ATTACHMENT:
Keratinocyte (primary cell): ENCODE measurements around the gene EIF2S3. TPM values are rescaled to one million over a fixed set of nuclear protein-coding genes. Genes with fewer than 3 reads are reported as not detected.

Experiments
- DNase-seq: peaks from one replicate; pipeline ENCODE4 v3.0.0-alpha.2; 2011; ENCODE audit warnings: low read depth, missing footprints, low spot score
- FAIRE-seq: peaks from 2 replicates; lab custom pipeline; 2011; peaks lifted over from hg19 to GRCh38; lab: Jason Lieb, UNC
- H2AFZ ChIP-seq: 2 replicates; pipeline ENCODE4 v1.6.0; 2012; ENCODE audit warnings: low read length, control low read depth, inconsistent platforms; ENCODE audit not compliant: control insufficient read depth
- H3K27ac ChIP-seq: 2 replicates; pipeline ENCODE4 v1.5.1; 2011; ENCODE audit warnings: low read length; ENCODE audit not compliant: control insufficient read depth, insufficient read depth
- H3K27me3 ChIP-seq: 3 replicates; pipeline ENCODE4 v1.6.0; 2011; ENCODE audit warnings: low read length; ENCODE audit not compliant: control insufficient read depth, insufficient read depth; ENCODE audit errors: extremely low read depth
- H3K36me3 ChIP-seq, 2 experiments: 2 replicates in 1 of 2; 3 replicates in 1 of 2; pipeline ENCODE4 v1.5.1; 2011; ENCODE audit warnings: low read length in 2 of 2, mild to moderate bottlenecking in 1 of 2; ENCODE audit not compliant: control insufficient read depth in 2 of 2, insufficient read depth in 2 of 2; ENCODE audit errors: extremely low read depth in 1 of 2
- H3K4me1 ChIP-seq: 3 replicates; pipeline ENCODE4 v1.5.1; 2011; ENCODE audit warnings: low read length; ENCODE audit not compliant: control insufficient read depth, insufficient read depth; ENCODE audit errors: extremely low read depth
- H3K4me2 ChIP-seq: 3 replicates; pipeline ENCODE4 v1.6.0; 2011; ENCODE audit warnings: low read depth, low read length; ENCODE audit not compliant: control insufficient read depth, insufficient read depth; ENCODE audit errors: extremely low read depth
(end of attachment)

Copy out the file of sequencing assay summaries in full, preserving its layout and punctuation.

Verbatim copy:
Keratinocyte (primary cell): ENCODE measurements around the gene EIF2S3. TPM values are rescaled to one million over a fixed set of nuclear protein-coding genes. Genes with fewer than 3 reads are reported as not detected.

Experiments
- DNase-seq: peaks from one replicate; pipeline ENCODE4 v3.0.0-alpha.2; 2011; ENCODE audit warnings: low read depth, missing footprints, low spot score
- FAIRE-seq: peaks from 2 replicates; lab custom pipeline; 2011; peaks lifted over from hg19 to GRCh38; lab: Jason Lieb, UNC
- H2AFZ ChIP-seq: 2 replicates; pipeline ENCODE4 v1.6.0; 2012; ENCODE audit warnings: low read length, control low read depth, inconsistent platforms; ENCODE audit not compliant: control insufficient read depth
- H3K27ac ChIP-seq: 2 replicates; pipeline ENCODE4 v1.5.1; 2011; ENCODE audit warnings: low read length; ENCODE audit not compliant: control insufficient read depth, insufficient read depth
- H3K27me3 ChIP-seq: 3 replicates; pipeline ENCODE4 v1.6.0; 2011; ENCODE audit warnings: low read length; ENCODE audit not compliant: control insufficient read depth, insufficient read depth; ENCODE audit errors: extremely low read depth
- H3K36me3 ChIP-seq, 2 experiments: 2 replicates in 1 of 2; 3 replicates in 1 of 2; pipeline ENCODE4 v1.5.1; 2011; ENCODE audit warnings: low read length in 2 of 2, mild to moderate bottlenecking in 1 of 2; ENCODE audit not compliant: control insufficient read depth in 2 of 2, insufficient read depth in 2 of 2; ENCODE audit errors: extremely low read depth in 1 of 2
- H3K4me1 ChIP-seq: 3 replicates; pipeline ENCODE4 v1.5.1; 2011; ENCODE audit warnings: low read length; ENCODE audit not compliant: control insufficient read depth, insufficient read depth; ENCODE audit errors: extremely low read depth
- H3K4me2 ChIP-seq: 3 replicates; pipeline ENCODE4 v1.6.0; 2011; ENCODE audit warnings: low read depth, low read length; ENCODE audit not compliant: control insufficient read depth, insufficient read depth; ENCODE audit errors: extremely low read depth